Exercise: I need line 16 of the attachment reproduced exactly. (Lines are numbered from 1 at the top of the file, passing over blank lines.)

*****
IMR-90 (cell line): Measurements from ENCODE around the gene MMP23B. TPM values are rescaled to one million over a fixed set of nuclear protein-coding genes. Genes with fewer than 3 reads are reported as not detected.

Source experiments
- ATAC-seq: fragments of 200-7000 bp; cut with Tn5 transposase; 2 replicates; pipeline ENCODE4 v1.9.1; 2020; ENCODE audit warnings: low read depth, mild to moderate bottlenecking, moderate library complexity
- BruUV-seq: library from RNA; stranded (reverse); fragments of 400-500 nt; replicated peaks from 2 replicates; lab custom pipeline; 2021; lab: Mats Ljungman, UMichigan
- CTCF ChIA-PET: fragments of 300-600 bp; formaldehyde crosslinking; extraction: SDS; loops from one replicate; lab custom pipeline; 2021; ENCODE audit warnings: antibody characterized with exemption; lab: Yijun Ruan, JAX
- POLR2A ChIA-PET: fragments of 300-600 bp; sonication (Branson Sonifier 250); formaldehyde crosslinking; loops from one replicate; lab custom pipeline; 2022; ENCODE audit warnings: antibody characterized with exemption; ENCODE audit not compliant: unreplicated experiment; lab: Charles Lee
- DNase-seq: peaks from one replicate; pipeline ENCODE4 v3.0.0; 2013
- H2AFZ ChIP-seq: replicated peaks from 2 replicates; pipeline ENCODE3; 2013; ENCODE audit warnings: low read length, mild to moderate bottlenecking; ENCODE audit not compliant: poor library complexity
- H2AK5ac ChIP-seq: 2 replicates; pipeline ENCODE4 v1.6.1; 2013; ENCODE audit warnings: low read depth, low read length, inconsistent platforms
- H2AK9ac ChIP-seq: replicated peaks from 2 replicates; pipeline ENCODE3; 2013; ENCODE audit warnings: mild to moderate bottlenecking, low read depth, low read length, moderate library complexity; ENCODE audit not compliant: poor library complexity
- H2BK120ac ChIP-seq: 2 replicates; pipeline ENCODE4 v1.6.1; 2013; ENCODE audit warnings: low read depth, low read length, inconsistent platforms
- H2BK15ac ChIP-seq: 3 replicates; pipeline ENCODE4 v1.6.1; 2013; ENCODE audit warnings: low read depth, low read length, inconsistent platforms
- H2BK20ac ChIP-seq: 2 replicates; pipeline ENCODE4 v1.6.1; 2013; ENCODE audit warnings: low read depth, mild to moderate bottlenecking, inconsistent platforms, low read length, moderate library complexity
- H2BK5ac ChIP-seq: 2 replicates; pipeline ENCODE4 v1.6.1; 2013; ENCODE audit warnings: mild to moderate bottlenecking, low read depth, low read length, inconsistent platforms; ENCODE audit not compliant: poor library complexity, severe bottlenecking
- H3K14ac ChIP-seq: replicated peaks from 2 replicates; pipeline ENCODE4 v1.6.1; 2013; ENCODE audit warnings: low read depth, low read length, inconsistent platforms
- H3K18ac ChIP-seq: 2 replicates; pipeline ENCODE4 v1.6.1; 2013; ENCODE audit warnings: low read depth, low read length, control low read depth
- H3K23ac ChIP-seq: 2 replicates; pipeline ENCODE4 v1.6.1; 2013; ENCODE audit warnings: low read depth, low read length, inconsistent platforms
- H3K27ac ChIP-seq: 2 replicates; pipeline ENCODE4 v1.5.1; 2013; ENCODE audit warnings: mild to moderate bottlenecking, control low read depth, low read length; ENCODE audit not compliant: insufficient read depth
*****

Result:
- H3K18ac ChIP-seq: 2 replicates; pipeline ENCODE4 v1.6.1; 2013; ENCODE audit warnings: low read depth, low read length, control low read depth